Audiobook: River War - An Account of the Reconquest of the Sudan
River War - An Account of the Reconquest of the Sudan
1 - The Rebellion of the Mahdi, Part 1
- Download The Rebellion of the Mahdi, Part 1 audio
- Download The Rebellion of the Mahdi, Part 2 audio
- Download The Fate of the Envoy, Part 1 audio
- Download The Fate of the Envoy, Part 2 audio
- Download The Dervish Empire audio
- Download The Years of Preparation audio
- Download The Beginning of the War audio
- Download Firket audio
- Download The Recovery of the Dongola Province audio
- Download The Desert Railway audio
- Download Abu Hamed audio
- Download Berber audio
- Download Reconaissance audio
- Download The Battle of the Atbara audio
- Download The Grand Advance audio
- Download The Operations of the First of September audio
- Download The Battle of Omdurman, Part 1 audio
- Download The Battle of Omdurman, Part 2 audio
- Download The Fall of the City audio
- Download The Fashoda Incident audio
- Download On the Blue Nile audio
- Download The End of the Khalifa audio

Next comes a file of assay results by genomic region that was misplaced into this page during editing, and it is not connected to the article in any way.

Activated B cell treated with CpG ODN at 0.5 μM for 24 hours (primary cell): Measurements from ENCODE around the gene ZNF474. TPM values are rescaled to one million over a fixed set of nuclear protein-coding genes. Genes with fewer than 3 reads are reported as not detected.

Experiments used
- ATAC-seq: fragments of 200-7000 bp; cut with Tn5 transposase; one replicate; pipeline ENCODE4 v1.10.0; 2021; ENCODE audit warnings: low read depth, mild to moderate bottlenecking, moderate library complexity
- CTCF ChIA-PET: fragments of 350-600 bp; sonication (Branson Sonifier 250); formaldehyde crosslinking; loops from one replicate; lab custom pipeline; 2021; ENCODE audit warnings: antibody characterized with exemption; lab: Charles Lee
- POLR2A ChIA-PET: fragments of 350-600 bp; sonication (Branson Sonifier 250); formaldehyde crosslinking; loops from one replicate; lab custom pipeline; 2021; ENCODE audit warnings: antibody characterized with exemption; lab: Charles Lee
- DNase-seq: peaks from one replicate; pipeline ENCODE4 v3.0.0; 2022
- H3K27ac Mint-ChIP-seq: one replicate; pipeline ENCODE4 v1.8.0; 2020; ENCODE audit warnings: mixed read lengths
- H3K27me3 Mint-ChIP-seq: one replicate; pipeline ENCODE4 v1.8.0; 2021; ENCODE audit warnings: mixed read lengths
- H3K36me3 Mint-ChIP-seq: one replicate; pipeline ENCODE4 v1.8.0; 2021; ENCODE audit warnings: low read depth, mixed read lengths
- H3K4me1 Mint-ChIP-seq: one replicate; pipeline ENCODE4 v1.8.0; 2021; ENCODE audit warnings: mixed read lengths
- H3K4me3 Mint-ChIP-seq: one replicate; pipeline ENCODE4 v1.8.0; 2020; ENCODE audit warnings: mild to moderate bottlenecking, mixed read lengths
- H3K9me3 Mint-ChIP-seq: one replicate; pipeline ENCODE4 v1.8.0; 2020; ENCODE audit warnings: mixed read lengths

- Download Appendix audio
When the self-proclaimed Mahdi (“Guided One”) gathered Islamic forces and kicked the Anglo-Egyptians out of the Sudan, he unleashed a backlash. With the image of the heroic General Charles Gordon dying at Khartoum, the British public was ready to support a war to reclaim the lost territories. And when the political time was right, a British-Egyptian-Sudanese expedition led by the redoubtable Herbert Kitchener set out to do just that.
The river involved was the Nile. For millennia, its annual flood has made habitable a slender strip, though hundreds of miles of deserts, between its tributaries and its delta. Through this desolate region, man and beast struggled to supply the bare essentials of life. Though this same region, the expedition had to find and defeat an enemy several times larger than itself.
The young Churchill was hot to gain war experience to aid his career, and so he wangled a transfer to the 21st Lancers and participated in the last successful cavalry charge the world ever saw, in the climactic battle of Omdurman. He also had a position as war correspondent for the Morning Post, and on his return to England he used his notes to compose this book.
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